Republican health care repeal would deepen Maine’s opioid crisis
The plan to repeal the Affordable Care Act advanced by House Republicans would be disastrous for Maine’s attempts to deal with the state’s ongoing opioid abuse crisis, according to national experts. The bill would eliminate behavioral health coverage for people on Medicaid, cutting off coverage for Maine residents with mental illness and substance use disorders, including opioids, and would threaten 38 percent of Maine’s funds needed to fight the opioid epidemic.
“The Republican health proposal is a devastating prospect for the millions of people suffering from mental health or substance use disorders,” said Dr. Richard Frank, health economics professor at Harvard Medical School, in a call with reporters on Tuesday. “The opioid epidemic is already taking a massive toll in our communities and eliminating critical Medicaid funding will do further harm to a nationwide epidemic.”
Maine’s drug overdose mortality rate has increased dramatically and at an accelerating pace over the past five years, exceeding an average of one death a day throughout 2016. The effects have been felt in communities across the state.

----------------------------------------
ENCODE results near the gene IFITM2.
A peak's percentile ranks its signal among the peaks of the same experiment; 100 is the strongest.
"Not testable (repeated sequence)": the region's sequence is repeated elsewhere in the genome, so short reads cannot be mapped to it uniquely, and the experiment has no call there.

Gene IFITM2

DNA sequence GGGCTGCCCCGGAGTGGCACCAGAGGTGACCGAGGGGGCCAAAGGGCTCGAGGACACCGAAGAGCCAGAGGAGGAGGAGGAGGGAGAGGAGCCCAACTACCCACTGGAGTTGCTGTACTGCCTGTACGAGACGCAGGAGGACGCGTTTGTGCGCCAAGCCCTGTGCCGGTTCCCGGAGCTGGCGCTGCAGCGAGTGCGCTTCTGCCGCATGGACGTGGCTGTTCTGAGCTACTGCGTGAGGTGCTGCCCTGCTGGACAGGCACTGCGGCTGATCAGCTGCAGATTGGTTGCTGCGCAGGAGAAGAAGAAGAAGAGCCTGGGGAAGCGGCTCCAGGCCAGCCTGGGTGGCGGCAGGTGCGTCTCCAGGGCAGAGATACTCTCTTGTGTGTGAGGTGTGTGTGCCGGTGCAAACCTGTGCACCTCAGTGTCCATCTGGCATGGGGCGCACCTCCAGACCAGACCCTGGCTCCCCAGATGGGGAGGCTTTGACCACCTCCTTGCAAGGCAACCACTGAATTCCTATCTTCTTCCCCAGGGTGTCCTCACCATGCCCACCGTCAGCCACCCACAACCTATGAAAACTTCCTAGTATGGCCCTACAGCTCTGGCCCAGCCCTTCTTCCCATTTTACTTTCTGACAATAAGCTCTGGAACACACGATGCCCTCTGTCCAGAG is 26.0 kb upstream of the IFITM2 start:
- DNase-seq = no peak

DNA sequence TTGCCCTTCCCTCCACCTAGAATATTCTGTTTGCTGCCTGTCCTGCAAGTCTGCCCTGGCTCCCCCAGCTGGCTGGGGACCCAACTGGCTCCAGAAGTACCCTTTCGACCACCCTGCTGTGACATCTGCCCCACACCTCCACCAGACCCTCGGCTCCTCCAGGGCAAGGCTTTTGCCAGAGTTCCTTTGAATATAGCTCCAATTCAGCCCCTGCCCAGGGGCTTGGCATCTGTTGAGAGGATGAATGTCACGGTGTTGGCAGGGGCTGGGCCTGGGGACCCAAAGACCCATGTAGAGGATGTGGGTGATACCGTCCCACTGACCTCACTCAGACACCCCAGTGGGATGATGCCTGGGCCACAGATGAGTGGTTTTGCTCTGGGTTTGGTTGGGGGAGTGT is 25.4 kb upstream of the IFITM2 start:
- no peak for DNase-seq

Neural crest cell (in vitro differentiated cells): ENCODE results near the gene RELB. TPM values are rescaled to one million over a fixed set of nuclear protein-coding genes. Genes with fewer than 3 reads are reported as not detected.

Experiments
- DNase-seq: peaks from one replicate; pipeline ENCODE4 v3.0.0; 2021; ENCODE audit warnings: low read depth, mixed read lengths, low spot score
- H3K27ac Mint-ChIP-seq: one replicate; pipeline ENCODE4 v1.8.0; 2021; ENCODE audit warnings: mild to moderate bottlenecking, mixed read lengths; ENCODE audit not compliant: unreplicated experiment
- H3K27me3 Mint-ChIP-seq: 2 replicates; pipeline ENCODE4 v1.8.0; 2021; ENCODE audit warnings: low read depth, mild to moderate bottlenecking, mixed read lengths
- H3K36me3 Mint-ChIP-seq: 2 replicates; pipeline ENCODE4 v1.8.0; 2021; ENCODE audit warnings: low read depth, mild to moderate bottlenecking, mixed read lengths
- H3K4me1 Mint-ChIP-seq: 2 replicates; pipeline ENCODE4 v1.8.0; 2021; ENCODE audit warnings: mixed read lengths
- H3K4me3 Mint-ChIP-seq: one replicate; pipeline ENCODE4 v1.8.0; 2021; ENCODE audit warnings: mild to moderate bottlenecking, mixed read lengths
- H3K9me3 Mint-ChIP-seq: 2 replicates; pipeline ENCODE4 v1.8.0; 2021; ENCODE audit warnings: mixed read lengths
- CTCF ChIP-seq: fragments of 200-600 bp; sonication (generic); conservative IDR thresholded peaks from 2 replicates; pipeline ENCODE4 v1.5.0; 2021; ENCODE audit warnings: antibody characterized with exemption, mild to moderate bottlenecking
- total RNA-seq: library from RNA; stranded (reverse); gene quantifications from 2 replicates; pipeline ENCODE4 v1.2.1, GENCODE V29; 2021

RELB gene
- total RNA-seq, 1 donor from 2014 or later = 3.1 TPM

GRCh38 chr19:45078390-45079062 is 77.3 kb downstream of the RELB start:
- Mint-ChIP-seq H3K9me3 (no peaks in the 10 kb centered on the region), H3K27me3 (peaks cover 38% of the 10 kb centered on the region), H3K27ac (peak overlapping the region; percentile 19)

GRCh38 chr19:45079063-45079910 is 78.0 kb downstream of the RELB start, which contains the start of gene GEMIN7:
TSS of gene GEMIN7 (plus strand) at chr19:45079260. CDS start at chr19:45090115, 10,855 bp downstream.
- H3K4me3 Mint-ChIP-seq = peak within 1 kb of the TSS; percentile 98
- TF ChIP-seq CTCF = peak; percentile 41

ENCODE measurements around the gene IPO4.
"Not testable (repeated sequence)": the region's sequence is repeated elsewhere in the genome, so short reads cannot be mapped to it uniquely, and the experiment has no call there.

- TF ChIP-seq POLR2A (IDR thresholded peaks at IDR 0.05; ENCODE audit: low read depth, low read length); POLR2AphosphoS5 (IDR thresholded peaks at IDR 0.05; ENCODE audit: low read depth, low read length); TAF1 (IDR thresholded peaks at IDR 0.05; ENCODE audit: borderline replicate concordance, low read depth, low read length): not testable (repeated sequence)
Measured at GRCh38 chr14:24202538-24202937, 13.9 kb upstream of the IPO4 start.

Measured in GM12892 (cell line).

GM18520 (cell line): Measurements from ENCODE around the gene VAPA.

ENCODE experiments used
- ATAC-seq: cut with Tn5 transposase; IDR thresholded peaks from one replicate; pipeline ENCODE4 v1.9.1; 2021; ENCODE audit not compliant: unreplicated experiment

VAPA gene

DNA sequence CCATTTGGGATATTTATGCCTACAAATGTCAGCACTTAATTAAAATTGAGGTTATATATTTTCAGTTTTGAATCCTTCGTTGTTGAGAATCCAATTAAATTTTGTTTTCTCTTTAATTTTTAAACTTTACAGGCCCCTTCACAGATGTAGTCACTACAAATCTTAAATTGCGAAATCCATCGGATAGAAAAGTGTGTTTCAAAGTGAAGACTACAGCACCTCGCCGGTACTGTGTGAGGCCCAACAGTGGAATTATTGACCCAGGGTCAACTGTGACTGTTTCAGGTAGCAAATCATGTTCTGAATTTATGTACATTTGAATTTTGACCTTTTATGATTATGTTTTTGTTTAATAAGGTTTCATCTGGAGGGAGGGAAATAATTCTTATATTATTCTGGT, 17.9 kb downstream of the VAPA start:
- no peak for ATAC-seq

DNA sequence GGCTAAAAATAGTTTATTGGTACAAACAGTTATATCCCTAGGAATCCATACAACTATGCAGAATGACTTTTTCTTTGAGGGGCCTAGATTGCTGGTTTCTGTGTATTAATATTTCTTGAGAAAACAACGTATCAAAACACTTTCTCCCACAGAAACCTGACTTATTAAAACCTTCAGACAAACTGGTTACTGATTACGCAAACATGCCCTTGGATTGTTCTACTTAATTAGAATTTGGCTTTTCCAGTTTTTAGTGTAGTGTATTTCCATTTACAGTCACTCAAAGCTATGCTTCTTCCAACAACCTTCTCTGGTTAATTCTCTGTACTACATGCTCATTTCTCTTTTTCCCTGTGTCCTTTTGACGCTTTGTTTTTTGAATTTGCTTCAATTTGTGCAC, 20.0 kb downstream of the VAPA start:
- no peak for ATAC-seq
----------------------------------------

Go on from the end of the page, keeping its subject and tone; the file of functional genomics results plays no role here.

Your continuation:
“Like most of my family in Maine, my cousin, who is an addict, has struggled to afford adequate healthcare coverage. Dealing with addiction but being denied access to the treatment you need to get clean at the same time is the catch-22 that far too many Mainers find themselves confronted with,” said Gen Lysen, lead organizer with the Maine People’s Alliance and a resident of Lewiston. “He and countless others who are struggling with mental health or substance use disorder issues rely on Medicaid, and eliminating behavioral healthcare coverage would put thousands of vulnerable Mainers at further risk of relapse, overdose, homelessness, death.”
On Monday, the bipartisan Congressional Budget Office estimated that under the Republican bill, 14 million people would lose their health insurance next year and 24 million would lose insurance over the next decade.
More than 19,000 Mainers suffering from serious mental illness or substance abuse disorders have found health coverage through the ACA insurance marketplace.
“Fundamental to our approach to dealing with this epidemic is ensuring that people have access to high-quality addiction care,” said Michael Botticelli, former director of the White House Office of National Drug Control Policy under President Obama. “Simply put, people who have that access don’t die, and they get better.”
Photo via Flickr/Frankleleon.
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